A Tick is a parasitic member of the Arachnida class. Arachnida also contains the mite, horseshoe crab, scorpion, spider, and other groups. These small creatures live as parasites, feeding on the blood of a variety of different animals. Researchers recognize nearly a thousand different species. Read on to learn about the Tick.
Description of the Tick
Two primary body shapes exist in this group, a “hard” group with a rigid body shield, and a “soft” group without one. Both groups have rounded bodies that become enlarged after they feed. Like all arachnids, they also have eight legs.
Smaller species reach just a few millimeters in length. The largest species measure about five or six millimeters long, but reach much larger sizes when engorged.
Interesting Facts About the Tick
These pesky little critters often find themselves embedded in the skin of pets and people. Learn more about them, below.
- Ancient Annoyance – We aren’t the only ones who had to deal with these pesky parasites. Researchers estimate that the first Ticks evolved sometime between 66 and 146 million years ago during the Cretaceous Period.
- Lyme Disease – Most people have heard of Lyme disease before, and know it comes from Tick However, did you know that the Ticks do not cause the Lyme disease? They inadvertently carry and spread the bacteria that causes Lyme disease.
- Blood Sucker – These creatures have uniquely adapted mouthparts for piercing skin. Their mouths, or capitula, work as a method for puncturing the skin of animal and extracting the blood.
- Questing – Unlike fleas, these invertebrates cannot jump onto their hosst, so how do they get from a blade of grass or a leaf to the animal they need to survive? They climb to a leaf or blade of grass, and “quest” by holding out a pair of legs, waiting for a likely host to brush by.
Habitat of the Tick
Though you can find these creatures in a wide range of habitats, they often prefer areas with warm temperatures and humid climates. Their favorite type of habitat is the edge of a clearing, where a line of forest meets a lawn or a meadow. They most often utilize low shrubs and leaf litter.
Distribution of the Tick
You can find various species in this group across the globe. They live on every continent, including Antarctica, where they feed on penguins. However, the greatest species diversity occurs in the tropics.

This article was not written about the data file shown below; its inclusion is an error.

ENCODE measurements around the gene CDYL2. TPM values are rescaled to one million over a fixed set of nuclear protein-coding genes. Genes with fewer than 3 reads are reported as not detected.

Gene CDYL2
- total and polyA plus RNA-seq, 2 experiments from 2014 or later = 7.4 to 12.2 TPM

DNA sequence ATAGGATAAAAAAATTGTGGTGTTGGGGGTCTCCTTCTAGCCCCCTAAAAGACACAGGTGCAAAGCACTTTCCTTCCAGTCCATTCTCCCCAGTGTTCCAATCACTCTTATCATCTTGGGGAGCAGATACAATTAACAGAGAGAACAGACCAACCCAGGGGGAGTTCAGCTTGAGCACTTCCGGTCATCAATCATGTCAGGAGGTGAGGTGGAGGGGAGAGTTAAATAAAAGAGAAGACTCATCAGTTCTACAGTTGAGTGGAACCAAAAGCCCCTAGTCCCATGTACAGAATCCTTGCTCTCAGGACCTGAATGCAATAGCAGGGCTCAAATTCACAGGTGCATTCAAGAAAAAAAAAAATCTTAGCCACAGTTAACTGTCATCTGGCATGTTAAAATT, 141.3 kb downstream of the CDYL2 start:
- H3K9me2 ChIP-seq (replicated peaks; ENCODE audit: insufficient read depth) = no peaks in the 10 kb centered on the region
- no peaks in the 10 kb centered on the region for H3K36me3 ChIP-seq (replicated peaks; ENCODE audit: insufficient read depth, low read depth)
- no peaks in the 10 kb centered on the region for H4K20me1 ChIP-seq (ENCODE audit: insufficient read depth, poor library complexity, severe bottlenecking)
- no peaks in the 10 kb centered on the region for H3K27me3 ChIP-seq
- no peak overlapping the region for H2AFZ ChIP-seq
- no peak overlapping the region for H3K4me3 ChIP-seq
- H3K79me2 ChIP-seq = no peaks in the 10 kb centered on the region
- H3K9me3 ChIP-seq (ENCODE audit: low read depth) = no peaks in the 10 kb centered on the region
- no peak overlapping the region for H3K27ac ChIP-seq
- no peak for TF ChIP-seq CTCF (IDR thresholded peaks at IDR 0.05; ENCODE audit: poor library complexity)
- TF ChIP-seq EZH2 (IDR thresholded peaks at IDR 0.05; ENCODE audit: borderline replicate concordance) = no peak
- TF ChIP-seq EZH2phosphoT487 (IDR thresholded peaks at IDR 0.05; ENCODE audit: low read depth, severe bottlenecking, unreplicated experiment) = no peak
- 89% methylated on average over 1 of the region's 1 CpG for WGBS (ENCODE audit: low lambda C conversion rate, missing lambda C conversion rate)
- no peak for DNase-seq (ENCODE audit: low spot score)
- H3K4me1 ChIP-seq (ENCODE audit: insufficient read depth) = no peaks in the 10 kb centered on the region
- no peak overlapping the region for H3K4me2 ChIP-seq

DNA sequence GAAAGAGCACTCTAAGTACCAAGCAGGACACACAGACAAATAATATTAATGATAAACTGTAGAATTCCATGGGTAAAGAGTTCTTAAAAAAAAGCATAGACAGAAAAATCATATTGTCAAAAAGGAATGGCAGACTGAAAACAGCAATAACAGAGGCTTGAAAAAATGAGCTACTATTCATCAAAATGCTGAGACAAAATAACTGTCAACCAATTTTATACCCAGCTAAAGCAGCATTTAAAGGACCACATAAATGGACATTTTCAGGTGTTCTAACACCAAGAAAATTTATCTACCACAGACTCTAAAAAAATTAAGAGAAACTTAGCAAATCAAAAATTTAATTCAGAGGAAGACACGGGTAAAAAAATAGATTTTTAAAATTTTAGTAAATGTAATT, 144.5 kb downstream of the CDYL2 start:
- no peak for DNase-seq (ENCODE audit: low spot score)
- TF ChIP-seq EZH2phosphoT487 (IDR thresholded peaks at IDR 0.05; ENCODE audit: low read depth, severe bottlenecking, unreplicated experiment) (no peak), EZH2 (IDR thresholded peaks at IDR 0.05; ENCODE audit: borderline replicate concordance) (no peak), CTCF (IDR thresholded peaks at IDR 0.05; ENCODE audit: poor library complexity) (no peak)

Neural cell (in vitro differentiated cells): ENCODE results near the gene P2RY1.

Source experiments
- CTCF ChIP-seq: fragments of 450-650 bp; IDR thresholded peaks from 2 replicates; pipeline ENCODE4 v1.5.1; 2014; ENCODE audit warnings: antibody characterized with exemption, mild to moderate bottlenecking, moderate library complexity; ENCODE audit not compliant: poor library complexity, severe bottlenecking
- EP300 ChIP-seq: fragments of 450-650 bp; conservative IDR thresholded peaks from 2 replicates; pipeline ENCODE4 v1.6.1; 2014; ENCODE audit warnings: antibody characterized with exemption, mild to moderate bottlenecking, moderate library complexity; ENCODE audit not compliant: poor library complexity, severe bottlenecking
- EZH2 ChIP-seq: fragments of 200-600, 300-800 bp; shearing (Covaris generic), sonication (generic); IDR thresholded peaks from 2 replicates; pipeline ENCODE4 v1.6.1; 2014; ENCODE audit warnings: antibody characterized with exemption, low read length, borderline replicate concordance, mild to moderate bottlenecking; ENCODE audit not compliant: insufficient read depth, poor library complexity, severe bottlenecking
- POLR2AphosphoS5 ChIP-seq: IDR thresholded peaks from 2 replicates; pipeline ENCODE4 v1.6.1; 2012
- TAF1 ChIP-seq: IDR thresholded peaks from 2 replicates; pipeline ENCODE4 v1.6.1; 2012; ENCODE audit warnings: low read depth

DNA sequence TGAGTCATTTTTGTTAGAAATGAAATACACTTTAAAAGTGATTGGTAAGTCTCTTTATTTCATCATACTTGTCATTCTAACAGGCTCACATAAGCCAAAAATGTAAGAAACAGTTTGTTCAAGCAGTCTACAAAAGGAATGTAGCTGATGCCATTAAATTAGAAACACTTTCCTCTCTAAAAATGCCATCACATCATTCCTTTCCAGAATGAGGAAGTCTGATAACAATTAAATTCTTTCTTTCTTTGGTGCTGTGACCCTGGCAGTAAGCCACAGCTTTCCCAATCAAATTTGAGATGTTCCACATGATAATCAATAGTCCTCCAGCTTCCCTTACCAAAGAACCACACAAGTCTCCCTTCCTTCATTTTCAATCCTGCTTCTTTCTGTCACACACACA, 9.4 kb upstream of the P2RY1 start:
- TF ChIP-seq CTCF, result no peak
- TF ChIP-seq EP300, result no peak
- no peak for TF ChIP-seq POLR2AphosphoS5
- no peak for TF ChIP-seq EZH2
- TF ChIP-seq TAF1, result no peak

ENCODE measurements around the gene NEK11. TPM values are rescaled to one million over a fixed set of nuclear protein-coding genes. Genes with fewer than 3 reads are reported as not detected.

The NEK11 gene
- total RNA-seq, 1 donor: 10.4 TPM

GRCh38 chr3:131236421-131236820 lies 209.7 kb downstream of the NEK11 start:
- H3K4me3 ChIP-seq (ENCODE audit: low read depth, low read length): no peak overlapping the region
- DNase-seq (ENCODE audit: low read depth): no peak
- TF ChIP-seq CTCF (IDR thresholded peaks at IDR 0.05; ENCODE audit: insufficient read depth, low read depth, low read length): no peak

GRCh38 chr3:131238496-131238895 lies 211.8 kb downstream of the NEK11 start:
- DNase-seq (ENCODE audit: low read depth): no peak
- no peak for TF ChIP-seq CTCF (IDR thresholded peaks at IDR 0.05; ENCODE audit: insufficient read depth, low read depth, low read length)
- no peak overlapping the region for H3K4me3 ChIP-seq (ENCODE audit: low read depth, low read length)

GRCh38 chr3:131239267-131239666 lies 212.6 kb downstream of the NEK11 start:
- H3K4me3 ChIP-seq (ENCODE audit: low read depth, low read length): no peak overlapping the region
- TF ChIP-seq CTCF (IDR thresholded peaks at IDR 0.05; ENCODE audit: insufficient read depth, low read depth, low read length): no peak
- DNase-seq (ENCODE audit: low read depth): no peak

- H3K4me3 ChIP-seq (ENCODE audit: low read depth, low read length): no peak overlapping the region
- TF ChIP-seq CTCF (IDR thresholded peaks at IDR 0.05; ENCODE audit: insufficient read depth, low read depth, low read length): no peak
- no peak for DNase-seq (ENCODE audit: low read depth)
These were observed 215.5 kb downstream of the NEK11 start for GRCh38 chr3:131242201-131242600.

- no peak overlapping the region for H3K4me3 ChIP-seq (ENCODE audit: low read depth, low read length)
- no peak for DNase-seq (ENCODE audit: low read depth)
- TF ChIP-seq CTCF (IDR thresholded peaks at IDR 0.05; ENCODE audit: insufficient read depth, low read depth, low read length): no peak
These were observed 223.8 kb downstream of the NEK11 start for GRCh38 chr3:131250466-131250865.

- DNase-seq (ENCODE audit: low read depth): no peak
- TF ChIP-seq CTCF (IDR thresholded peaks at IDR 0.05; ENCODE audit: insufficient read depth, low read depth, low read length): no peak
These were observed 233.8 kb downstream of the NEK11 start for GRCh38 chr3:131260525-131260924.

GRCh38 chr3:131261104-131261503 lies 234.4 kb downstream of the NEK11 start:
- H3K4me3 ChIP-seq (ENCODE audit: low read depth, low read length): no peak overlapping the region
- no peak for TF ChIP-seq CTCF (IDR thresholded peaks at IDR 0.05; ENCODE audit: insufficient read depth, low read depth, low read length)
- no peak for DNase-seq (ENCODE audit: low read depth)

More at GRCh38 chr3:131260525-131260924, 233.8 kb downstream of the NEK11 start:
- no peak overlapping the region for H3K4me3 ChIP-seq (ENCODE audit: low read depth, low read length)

Each species has its own unique range and distribution. Some live across huge regions, while others occupy only a small area or a single island.
Diet of the Tick
All Ticks have parasitic feeding habits. They have obligatory hematophage feeding habits, which means they must eat blood to survive. Each species has its own prey preference. Some feed primarily on mammals, others on birds, or even reptiles. Different species also attach in different areas, some bite wherever they land, others feed primarily on the face or in the ears of animals.
Tick and Human Interaction
People view these creatures as pests, both on their own bodies as well as those of pets and livestock. These creatures also pose a danger to humans, as they spread several diseases, including Lyme disease, Tick bite fever, and several viruses. One species can even cause paralysis. People use a variety of pesticides in an attempt to control Tick populations.
Humans have not domesticated these creatures in any way.
Does the Tick Make a Good Pet
Why would you ever want a Tick as a pet?!
People do not keep these creatures in human care voluntarily. They sometimes occur on livestock, pets, and animals in zoos, but this is accidental exposure.
Behavior of the Tick
All of the various species live similar lifecycles. They search for and climb onto a host animal, be it a dog, cat, deer, cow, or other similar creature. Once aboard, the creature inserts its mouthparts into the animal’s skin, and remains there sucking blood.
Reproduction of the Tick
All of the species in this group reproduce in a similar way. The female receives sperm from the male and fertilizes her eggs. She then lays a variable number of eggs depending on the species.
The eggs hatch into a six-legged larval form. This larva feeds on a host and eventually metamorphoses into a nymph stage, and then an adult stage. Some drop off their hosts between stages, others remain on a single host.